The chief concern of this dissertation is to investigate a fundamental, yet unsolved problem within the phonology of Proto-Indo-European (PIE): the process of syllabification. I show that by analyzing the much more easily reconstructable word-edge clusters we may predict which types of consonant clusters can occur word-medially, provided that we assume a special status for certain consonants at word’s edge. Having thus analyzed the entire PIE phonological system, I believe I have developed the first working hypothesis of Indo-European syllabification, which we may now use to pre- dict which types of syllable-driven rules of consonant deletion and vowel epenthesis occurred within PIE. My dissertation argues that there existed at least five phonologi- cal processes of this type. The second half of the dissertation focuses on the problem of Sievers’ Law, through which I argue for the tendency in PIE to keep morphemes syllabically distinct, in accordance with a high-ranking constraint ALIGN. I conclude by proposing that the assumption of morphological relevance in the syllabic derivation provides us with a mechanism to reconcile the well-established principle of ONSET MAXIMIZATION with the reconstructable parsing of VCCV sequences as VC.CV.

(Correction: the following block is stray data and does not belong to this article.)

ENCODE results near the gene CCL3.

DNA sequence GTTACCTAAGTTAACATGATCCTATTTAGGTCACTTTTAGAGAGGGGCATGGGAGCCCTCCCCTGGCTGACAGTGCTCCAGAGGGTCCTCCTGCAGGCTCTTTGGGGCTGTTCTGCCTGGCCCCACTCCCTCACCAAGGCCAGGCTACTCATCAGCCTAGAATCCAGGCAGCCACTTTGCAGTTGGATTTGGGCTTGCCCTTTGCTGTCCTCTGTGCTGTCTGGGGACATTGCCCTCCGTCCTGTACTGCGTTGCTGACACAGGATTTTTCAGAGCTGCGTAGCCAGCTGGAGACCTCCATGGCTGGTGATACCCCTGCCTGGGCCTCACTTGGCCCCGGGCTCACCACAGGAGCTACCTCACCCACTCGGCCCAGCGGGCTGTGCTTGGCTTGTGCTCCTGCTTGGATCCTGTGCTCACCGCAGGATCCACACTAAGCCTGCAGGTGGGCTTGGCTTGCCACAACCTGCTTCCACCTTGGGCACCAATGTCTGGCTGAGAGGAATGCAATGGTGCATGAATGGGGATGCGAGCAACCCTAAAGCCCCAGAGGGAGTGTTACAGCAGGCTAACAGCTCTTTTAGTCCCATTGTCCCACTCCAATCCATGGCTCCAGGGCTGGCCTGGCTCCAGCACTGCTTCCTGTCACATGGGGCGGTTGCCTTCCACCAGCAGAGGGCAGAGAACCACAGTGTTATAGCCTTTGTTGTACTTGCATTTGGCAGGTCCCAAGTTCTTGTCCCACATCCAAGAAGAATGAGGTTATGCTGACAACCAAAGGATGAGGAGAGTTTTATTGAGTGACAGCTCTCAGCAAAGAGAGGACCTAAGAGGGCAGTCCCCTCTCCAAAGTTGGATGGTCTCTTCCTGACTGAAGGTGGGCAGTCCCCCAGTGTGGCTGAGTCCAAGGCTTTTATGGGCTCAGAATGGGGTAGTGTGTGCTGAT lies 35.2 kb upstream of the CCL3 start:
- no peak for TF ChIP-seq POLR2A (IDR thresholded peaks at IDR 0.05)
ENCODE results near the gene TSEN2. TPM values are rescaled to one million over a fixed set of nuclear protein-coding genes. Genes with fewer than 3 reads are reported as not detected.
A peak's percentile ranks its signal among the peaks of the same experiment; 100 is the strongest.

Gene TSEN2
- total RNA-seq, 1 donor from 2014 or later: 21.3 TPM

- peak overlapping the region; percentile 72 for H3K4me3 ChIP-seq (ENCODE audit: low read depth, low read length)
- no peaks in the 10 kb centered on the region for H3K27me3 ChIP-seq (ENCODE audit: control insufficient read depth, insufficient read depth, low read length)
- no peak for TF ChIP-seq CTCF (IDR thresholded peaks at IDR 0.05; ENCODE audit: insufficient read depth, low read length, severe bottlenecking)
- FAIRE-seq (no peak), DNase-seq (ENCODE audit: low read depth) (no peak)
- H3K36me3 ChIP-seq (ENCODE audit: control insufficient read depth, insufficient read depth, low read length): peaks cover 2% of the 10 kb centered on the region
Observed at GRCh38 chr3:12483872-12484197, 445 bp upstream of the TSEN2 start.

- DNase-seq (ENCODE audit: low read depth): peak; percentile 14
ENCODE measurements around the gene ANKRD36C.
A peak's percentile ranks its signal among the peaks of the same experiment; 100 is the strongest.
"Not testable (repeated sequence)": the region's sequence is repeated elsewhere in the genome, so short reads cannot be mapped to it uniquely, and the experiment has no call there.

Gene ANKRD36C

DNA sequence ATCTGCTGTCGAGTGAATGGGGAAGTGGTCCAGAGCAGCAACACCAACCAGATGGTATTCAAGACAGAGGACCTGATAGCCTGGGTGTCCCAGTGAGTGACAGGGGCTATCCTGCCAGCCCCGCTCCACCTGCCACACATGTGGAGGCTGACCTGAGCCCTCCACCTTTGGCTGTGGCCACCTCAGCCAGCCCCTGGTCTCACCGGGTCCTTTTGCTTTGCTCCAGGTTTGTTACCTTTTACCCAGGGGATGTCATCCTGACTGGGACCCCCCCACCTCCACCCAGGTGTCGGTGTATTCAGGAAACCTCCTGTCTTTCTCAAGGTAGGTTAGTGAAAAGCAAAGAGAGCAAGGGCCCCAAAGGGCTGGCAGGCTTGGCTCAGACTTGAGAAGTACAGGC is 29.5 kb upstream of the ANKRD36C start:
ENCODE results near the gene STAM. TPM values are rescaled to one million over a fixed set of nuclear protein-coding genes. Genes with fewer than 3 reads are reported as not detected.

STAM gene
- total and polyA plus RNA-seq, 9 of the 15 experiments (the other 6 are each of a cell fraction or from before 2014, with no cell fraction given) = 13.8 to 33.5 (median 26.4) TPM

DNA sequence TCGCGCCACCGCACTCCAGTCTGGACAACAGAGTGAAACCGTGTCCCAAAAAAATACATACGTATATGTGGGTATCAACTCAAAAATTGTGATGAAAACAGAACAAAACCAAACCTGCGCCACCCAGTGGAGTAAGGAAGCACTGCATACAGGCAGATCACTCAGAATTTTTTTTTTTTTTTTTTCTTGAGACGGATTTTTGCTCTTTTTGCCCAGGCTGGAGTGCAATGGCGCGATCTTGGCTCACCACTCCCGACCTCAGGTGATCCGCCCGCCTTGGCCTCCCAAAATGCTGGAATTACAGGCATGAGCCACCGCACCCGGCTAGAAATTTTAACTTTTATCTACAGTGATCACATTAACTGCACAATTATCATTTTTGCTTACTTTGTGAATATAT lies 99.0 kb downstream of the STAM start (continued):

Document Type


Publication Date

Spring 6-1-2010